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the Irish for rights

The formal recognition of the Press Council

Press Council and Ombudsman logoThe second Annual Report of the Press Council and the Office of the Press Ombudsman (pdf) was launched yesterday. Speaking at the launch, Dermot Ahern, the Minister for Justice, Equality and Law Reform, announced that he had, on 21 April, signed the Order granting the Press Council of Ireland recognition as the Press Council for the purposes of the Defamation Act, 2009. The full text of the (Press Council) Order 2009 (SI No 163 of 2010) (pdfs here and here) is as follows [with added links]:

Defamation Act 2009 (Press Council) Order 2009 (SI No 163 of 2010)

I, Dermot Ahern, Minister for Justice, Equality and Law Reform, being satisfied that The Press Council of Ireland complies with the minimum requirements specified in Schedule 2 to the Defamation Act, 2009 (No 31 of 2009), hereby, in exercise of the powers conferred on me by section 44 of that Act, make the following order with respect to which, pursuant to subsection (7) of that section, a draft has been laid before each House of the Oireachtas and a resolution approving of the draft has been passed by each such House:

1. This Order may be cited as the Defamation Act 2009 (Press Council) Order 2010.

2. It is declared that The Press Council of Ireland shall be recognised for the purposes of the Defamation Act 2009 (No 31 of 2009) as the Press Council.

Given under my Official Seal,
21 April 2010.

DERMOT AHERN,
Minister for Justice, Equality and Law Reform.

This is a very important development. It completes the process of recognition for the Press Council under the 2009 Act; it allows the press to participate fully in the Press Council system; and it affords complainants a quick and easy form of redress.

Media reports of the launch focussed on other issues: Ahern criticises media’s Oireachtas coverage (Irish Times); Ahern concerned over press intrusion (Irish Times); Most of 351 complaints against press about truth and accuracy (Irish Times); Press report (Editorial, Irish Times); Ahern lays down the law on Twitter and Facebook lies (Irish Independent); Social media users ‘not exempt from defamation laws’ (Irish Examiner); 5% increase in complaints to Press Council (Irish Examiner).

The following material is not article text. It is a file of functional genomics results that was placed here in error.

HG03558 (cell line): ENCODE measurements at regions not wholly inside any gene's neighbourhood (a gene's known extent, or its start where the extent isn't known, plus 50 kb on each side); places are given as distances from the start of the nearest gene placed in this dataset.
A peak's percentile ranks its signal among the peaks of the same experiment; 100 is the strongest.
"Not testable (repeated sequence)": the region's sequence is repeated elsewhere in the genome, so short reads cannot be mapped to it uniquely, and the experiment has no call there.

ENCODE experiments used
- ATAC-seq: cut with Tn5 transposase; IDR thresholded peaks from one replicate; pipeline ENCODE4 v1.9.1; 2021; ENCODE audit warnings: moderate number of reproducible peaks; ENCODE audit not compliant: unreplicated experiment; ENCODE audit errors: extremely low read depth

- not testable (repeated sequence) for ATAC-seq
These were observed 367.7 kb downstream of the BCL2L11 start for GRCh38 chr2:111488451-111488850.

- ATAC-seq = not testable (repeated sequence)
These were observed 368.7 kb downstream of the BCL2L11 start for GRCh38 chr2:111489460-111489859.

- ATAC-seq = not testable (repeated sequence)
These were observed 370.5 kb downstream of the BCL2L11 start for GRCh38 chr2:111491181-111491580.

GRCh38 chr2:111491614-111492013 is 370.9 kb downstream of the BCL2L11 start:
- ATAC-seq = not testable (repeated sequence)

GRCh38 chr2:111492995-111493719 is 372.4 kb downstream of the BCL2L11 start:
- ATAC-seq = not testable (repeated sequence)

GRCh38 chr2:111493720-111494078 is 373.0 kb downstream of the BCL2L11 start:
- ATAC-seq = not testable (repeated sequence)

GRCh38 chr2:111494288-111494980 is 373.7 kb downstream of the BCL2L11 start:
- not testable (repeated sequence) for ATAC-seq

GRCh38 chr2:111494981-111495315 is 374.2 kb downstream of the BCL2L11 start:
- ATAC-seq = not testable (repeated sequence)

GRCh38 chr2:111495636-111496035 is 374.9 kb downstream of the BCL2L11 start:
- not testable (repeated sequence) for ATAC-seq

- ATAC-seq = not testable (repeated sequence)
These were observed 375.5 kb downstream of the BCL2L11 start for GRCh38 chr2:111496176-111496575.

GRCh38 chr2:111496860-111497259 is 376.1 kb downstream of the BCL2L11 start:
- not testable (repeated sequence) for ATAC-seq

Bonus link: Simon Singh, who will be speaking at the Science Gallery in TCD on Thursday evening, writes in today’s Telegraph that reform of libel law is long overdue, and in particular, that bolder defences are necessary for those writing about matters in the public interest.

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4 Responses to “The formal recognition of the Press Council”

  1. […] from 1 September (Irish Times). Both appointments are for three years. Following the recent recognition of the Press Council for the purposes of Schedule 2 to the Defamation Act, 2009, these appointments […]

  2. […] 2009, section 44 and Schedule 2 of which allowed for the formal recognition of the Press Council, which duly followed in April: This has been no mere formality, but a significant and public recognition of the degree to which […]

  3. […] basic structure of the Press Council of Ireland and the Office of the Press Ombudsman which were established by the media industry in Ireland and given statutory recognition pursuant to section 44 of, and […]

  4. […] basic structure of the Press Council of Ireland and the Office of the Press Ombudsman which were established by the media industry in Ireland and given statutory recognition pursuant to section 44 of, and […]

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Welcome

Me in a hatHi there! Thanks for dropping by. I'm Eoin O'Dell, and this is my blog: Cearta.ie - the Irish for rights.

"Cearta" really is the Irish word for rights, so the title provides a good sense of the scope of this blog.

In general, I write here about private law, free speech, and cyber law; and, in particular, I write about Irish law and education policy.

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